Childhood Behavior Issues

Many of the sugary drinks that children consume are loaded with caffeine which can make children jittery and interfere with their sleeping habits just as they can an adult, and due to the small bodies of children these symptoms can be intensified, thus in children just as in adults caffeine should be limited and even more so in a growing child.

Childhood Obesity

Childhood obesity has become a huge problem in this country resulting in a higher number of children than ever before who are either overweight or obese and who are developing at a very early age diabetes, heart disease, and hypertension. Children that are overweight and obese are also likely to experience learning difficulties and psychological experiences of being picked on by other children about their weight. The consequences of not teaching children to follow a healthy diet are both psychologically devastating and physically deadly.

Lead Toxicity in Children

Children may be exposed to lead through plumbing in old homes, old paint from cracked and peeling walls, and even ingesting lead in contaminated drinking water. Lead toxicity can cause slow growth, iron deficiency anemia, damage to the brain and central nervous system resulting in learning disabilities and behavior problems, and even a reduction in IQ. By insuring that children have the proper intakes of iron, calcium, and zinc through good nutrition, lead toxicity can be reduced, thus another reason for making sure that children get the nutrition that they need.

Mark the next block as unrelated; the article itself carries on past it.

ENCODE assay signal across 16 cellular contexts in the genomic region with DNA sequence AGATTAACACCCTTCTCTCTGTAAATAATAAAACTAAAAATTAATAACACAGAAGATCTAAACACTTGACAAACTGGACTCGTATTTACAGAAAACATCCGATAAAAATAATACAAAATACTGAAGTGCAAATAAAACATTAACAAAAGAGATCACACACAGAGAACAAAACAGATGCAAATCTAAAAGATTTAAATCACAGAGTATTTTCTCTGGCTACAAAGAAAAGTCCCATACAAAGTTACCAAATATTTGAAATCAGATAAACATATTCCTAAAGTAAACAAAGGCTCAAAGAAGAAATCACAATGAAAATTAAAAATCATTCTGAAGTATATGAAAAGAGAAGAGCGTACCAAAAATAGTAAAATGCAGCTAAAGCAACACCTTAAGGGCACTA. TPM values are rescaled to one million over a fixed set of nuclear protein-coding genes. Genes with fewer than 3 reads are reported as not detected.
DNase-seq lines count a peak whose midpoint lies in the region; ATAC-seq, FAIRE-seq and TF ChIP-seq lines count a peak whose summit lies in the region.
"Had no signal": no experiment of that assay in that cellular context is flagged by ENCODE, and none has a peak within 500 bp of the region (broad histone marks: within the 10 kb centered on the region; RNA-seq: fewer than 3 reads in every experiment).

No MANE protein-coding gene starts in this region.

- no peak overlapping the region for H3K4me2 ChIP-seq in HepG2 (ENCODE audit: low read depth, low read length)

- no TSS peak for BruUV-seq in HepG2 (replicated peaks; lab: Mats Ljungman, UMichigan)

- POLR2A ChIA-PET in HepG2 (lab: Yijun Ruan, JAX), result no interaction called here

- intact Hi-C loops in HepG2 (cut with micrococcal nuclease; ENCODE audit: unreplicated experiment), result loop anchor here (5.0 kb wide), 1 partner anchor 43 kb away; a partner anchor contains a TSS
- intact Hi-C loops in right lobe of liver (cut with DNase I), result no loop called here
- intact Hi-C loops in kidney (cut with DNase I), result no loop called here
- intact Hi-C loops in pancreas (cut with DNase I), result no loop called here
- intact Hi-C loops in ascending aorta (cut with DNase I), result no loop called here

Vegetarian Diets in Childhood Nutrition

Children can benefit from a healthy balanced vegetarian diet, with lower intakes of total fat, saturated fat, and cholesterol with higher intakes of fruits, vegetables, and fiber. The diets that these children are feed involve lacto-vegetarian, lacto-ovo-vegetarian and vegan diets.

Making sure that these diets emphasize adequate sources of calcium, iron, zinc, vitamin B12 and vitamin D is important to a successful vegetarian diet for a child, particularly for a child that is on a vegan diet where meat and cow’s milk has been totally removed. These children need to have a substitution of beans and nuts as meat substitution and soy milk fortified with calcium and vitamin B12 should be substituted for cow’s milk. In order to get enough vitamin D, sun exposure for at least 15 minutes a day or if there is not enough sunlight exposure drinking at least 32 ounces of vitamin D fortified milk or if the child is not drinking vitamin D fortified milk then a vitamin supplement is recommended.

Keeping the child healthy through good childhood nutrition will prevent a score of problems as the child continues to age to adulthood and can prevent a host of chronic diseases that can last into adulthood or at the worst can cause early mortality in the child preventing them from even reaching adulthood.

For information on childhood nutrition click on the link to


Adolescent Nutrition - Setting The Stage For Adult Health • Adult Nutrition

For other information on nutrition including childhood nutrition some great references are:

• Nutrition – Fourth Edition by Paul Insel, Don Ross, Kimberley McMahon, and Melissa Bernstein